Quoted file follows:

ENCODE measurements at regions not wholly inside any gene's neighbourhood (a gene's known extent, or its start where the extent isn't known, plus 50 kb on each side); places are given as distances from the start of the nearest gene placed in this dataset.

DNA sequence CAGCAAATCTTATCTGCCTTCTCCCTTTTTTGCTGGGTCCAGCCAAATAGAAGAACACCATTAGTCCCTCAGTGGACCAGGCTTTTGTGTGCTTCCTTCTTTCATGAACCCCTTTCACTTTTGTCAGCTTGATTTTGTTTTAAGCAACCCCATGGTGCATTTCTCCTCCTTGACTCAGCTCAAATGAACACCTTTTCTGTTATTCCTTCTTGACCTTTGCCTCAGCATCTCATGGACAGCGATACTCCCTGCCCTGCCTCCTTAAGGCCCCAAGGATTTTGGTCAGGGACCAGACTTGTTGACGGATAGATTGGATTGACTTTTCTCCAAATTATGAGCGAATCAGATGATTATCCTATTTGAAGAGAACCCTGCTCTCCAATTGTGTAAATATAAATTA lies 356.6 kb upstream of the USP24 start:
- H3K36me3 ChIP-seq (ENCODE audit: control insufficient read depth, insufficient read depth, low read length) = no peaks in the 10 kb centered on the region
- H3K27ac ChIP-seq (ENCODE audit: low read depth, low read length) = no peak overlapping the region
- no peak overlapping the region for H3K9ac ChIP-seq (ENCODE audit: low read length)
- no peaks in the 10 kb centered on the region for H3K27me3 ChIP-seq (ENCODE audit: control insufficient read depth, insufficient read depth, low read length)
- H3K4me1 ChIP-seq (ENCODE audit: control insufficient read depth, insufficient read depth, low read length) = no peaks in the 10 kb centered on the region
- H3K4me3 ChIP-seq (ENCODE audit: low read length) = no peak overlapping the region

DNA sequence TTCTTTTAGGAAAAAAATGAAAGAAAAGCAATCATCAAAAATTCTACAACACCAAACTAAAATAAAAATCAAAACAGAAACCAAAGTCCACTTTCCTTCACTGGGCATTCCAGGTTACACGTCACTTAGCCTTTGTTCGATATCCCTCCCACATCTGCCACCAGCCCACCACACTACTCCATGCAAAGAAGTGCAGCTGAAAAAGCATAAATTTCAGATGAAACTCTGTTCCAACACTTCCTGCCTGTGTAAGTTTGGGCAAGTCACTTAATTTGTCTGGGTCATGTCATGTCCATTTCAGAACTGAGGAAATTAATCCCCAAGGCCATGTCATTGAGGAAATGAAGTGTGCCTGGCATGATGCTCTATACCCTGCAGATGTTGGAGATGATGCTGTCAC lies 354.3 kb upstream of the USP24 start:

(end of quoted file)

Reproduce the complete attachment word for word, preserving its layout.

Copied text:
ENCODE measurements at regions not wholly inside any gene's neighbourhood (a gene's known extent, or its start where the extent isn't known, plus 50 kb on each side); places are given as distances from the start of the nearest gene placed in this dataset.

DNA sequence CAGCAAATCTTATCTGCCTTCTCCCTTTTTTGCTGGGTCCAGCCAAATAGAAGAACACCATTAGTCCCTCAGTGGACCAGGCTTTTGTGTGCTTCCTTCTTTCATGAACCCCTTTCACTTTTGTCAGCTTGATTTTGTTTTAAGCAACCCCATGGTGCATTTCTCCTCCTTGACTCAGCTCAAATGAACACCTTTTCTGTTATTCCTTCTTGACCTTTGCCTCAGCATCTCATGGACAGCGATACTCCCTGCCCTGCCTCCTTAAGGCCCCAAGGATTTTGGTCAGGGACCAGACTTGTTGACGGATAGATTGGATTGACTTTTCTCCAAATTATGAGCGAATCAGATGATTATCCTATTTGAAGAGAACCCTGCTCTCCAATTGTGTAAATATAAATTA lies 356.6 kb upstream of the USP24 start:
- H3K36me3 ChIP-seq (ENCODE audit: control insufficient read depth, insufficient read depth, low read length) = no peaks in the 10 kb centered on the region
- H3K27ac ChIP-seq (ENCODE audit: low read depth, low read length) = no peak overlapping the region
- no peak overlapping the region for H3K9ac ChIP-seq (ENCODE audit: low read length)
- no peaks in the 10 kb centered on the region for H3K27me3 ChIP-seq (ENCODE audit: control insufficient read depth, insufficient read depth, low read length)
- H3K4me1 ChIP-seq (ENCODE audit: control insufficient read depth, insufficient read depth, low read length) = no peaks in the 10 kb centered on the region
- H3K4me3 ChIP-seq (ENCODE audit: low read length) = no peak overlapping the region

DNA sequence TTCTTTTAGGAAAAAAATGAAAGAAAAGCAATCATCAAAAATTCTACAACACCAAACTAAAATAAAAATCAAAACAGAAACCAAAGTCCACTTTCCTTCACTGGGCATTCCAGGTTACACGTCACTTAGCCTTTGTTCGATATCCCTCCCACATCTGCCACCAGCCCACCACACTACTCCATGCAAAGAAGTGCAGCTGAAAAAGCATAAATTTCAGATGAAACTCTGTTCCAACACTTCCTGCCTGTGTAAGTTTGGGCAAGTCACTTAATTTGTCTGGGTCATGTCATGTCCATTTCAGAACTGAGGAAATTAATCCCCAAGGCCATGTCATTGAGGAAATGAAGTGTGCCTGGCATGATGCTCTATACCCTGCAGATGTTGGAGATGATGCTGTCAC lies 354.3 kb upstream of the USP24 start: